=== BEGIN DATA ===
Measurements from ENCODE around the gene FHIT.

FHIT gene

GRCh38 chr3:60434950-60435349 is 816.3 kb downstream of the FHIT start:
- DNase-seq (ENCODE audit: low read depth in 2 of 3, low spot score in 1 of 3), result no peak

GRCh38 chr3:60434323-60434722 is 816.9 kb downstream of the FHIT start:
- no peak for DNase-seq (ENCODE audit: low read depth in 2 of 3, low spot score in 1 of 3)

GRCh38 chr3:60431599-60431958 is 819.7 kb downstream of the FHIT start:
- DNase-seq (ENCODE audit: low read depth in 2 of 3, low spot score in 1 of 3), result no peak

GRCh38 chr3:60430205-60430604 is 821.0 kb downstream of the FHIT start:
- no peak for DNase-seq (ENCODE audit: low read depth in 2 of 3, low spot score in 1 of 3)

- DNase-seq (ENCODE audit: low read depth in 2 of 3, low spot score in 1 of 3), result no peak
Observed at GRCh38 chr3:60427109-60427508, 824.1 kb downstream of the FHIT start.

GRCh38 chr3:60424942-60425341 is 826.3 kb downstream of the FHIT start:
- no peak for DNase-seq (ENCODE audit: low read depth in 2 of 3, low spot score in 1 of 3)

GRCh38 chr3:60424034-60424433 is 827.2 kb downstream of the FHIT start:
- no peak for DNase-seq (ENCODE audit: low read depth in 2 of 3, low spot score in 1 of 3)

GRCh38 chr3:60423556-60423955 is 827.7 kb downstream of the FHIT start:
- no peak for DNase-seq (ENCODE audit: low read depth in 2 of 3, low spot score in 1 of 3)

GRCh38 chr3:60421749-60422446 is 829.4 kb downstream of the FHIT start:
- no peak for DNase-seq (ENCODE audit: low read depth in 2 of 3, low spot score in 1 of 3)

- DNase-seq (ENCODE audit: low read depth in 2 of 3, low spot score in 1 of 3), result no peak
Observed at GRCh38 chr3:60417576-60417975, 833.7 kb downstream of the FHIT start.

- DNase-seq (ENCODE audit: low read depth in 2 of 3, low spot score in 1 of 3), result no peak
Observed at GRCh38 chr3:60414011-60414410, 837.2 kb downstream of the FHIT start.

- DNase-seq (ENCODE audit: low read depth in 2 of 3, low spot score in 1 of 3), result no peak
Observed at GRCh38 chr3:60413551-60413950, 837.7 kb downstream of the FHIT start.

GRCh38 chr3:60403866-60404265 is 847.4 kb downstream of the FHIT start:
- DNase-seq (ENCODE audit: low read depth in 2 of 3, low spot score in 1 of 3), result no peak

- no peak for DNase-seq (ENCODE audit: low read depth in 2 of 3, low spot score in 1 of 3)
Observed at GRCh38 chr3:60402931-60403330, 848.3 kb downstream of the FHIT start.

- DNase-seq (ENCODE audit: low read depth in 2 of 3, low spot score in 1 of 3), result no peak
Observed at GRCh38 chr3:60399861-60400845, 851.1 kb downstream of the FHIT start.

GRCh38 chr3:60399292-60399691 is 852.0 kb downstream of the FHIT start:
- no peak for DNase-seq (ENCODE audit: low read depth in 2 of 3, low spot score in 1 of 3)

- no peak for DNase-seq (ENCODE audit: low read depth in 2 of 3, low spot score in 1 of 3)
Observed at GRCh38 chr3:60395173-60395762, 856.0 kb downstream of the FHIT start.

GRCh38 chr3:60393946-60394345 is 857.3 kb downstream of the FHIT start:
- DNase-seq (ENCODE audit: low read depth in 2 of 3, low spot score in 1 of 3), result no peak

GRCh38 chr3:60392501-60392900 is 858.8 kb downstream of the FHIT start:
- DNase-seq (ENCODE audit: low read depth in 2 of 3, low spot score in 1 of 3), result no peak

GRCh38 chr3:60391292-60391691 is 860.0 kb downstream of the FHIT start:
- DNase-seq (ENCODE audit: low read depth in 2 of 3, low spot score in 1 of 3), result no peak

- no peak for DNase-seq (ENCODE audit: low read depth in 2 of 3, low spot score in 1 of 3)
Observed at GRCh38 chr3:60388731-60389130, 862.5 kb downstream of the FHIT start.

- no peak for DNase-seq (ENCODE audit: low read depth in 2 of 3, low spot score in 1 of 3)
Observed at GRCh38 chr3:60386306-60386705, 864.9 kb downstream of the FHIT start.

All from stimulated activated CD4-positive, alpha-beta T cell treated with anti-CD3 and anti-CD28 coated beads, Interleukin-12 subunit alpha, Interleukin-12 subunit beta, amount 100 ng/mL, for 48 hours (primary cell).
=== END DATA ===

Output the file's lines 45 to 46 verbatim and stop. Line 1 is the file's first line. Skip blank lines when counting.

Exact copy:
- no peak for DNase-seq (ENCODE audit: low read depth in 2 of 3, low spot score in 1 of 3)
Observed at GRCh38 chr3:60386306-60386705, 864.9 kb downstream of the FHIT start.